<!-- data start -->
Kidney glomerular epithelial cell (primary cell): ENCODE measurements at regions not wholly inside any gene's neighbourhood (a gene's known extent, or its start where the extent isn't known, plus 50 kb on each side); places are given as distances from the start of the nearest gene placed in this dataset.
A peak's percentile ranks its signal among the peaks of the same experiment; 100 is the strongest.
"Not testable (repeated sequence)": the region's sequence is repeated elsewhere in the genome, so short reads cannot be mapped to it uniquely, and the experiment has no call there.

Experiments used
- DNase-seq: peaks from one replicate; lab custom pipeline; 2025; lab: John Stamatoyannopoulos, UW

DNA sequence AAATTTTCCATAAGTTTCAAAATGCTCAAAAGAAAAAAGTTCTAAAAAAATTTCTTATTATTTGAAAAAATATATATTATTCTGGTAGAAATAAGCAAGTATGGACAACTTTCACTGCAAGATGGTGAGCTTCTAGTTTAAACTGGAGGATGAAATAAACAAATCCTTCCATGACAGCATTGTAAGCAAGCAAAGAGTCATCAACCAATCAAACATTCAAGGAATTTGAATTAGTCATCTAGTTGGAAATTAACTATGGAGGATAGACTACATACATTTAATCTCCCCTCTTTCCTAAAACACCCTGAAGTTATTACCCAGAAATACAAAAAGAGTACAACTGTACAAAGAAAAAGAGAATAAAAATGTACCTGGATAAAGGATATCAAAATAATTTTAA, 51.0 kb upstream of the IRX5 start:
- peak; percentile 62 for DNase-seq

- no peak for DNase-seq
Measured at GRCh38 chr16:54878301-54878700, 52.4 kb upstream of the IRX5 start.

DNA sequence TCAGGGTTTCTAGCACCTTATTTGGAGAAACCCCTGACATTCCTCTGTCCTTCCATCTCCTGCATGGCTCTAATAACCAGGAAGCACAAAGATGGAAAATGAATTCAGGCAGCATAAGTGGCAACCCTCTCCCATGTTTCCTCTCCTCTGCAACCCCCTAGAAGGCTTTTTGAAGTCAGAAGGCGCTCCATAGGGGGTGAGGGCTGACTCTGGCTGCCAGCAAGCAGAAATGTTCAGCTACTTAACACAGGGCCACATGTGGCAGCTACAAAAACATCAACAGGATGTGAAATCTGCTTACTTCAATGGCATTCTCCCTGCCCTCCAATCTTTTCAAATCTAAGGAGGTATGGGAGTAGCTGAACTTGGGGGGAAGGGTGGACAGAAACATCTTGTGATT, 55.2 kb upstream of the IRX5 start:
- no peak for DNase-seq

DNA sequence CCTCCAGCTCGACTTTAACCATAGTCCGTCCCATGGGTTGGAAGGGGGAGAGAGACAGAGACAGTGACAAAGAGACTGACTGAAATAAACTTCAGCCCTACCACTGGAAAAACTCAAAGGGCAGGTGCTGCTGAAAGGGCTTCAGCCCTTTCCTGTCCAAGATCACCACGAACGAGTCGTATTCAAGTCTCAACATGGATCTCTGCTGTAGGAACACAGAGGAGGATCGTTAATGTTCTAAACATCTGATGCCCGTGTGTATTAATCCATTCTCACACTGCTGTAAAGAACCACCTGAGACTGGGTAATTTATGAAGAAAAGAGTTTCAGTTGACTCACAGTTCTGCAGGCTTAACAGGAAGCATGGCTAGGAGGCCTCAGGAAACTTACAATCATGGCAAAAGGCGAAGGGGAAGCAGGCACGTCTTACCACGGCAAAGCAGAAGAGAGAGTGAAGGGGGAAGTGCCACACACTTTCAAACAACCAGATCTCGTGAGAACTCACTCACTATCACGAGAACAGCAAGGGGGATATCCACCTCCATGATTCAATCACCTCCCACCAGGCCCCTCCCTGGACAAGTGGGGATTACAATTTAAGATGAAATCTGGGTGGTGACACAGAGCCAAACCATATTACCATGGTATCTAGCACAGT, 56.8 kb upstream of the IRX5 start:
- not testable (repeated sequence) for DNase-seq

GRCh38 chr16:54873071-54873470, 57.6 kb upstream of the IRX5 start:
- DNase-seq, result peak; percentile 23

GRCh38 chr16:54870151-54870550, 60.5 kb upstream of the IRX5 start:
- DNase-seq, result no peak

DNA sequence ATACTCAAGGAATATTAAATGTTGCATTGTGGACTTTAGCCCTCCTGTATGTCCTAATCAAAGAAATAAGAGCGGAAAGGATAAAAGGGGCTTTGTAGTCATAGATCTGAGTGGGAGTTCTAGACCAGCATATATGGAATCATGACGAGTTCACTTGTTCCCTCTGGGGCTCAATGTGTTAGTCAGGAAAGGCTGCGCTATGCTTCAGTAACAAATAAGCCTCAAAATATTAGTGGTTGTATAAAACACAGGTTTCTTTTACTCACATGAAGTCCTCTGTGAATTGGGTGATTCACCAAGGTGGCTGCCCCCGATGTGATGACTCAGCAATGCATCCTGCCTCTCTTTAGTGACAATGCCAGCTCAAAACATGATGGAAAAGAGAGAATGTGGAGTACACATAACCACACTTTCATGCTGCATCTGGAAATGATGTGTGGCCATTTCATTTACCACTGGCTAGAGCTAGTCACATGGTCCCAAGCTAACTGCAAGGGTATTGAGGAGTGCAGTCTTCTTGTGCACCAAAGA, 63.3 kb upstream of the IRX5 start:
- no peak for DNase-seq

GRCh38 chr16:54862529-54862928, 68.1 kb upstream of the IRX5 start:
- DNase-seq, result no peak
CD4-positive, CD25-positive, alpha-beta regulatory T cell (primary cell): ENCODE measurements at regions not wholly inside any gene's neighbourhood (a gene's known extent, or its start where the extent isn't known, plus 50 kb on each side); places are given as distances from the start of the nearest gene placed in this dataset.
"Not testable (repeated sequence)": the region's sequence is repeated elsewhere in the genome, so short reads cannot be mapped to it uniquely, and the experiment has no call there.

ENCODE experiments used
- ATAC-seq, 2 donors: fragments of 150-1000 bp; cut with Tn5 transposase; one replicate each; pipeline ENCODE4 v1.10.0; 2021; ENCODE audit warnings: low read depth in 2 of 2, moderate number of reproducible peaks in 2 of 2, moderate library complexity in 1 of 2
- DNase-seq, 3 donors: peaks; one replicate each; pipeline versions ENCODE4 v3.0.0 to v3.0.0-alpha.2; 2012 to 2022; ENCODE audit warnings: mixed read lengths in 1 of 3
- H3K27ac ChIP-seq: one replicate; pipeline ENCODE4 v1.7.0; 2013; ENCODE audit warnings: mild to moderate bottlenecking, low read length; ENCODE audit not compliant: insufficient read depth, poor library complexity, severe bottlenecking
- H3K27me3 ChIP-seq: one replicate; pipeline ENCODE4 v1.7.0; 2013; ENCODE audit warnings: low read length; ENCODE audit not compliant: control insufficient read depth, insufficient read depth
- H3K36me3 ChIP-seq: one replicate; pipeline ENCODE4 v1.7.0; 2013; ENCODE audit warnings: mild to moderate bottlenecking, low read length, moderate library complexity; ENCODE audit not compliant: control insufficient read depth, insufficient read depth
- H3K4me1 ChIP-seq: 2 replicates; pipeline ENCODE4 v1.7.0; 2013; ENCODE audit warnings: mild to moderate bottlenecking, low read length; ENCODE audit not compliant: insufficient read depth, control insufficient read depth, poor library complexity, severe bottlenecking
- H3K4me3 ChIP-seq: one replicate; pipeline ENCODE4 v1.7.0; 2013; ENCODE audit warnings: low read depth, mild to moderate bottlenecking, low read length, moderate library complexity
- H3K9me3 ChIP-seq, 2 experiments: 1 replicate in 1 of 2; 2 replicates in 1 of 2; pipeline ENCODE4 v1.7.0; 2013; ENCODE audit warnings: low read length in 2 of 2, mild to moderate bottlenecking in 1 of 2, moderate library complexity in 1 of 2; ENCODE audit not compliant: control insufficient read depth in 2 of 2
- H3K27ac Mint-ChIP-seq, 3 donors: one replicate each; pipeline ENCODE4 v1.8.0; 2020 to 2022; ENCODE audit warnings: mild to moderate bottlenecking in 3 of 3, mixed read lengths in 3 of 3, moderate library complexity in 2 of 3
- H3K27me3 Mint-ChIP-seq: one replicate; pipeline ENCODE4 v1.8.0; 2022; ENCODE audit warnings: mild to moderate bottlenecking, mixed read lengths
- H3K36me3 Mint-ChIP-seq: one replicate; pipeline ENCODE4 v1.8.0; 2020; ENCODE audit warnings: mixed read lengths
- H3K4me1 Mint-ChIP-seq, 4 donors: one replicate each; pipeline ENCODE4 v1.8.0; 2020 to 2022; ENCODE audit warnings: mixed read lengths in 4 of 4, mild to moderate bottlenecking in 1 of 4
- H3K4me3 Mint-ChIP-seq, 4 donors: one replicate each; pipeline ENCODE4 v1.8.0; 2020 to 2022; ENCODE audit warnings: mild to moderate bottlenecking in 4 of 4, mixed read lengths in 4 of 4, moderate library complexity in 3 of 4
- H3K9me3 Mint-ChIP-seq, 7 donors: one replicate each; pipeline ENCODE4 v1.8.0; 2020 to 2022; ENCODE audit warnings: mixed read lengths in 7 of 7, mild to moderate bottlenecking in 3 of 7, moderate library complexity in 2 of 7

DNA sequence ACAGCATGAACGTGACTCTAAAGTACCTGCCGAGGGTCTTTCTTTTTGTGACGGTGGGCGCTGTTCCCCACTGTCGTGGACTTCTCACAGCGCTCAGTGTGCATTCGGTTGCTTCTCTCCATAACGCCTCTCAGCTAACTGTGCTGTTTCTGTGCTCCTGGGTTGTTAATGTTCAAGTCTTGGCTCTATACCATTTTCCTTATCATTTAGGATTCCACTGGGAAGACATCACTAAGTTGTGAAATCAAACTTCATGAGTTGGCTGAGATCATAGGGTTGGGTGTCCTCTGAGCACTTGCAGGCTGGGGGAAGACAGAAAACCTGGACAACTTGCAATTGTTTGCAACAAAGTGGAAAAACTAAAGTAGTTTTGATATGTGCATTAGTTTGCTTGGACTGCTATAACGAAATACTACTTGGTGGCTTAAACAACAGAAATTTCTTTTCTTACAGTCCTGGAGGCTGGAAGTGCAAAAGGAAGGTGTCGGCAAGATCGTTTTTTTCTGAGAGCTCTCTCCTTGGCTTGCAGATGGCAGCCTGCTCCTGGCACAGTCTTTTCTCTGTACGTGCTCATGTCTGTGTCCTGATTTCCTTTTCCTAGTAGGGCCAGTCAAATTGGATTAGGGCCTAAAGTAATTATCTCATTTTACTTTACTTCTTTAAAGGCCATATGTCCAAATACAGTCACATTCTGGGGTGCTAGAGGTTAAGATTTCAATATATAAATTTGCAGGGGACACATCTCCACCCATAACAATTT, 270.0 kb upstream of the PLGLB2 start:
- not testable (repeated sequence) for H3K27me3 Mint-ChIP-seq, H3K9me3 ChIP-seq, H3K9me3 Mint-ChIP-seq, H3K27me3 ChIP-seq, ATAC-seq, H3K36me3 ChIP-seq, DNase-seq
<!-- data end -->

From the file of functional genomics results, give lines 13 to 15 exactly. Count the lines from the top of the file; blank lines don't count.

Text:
- not testable (repeated sequence) for DNase-seq

GRCh38 chr16:54873071-54873470, 57.6 kb upstream of the IRX5 start:
- DNase-seq, result peak; percentile 23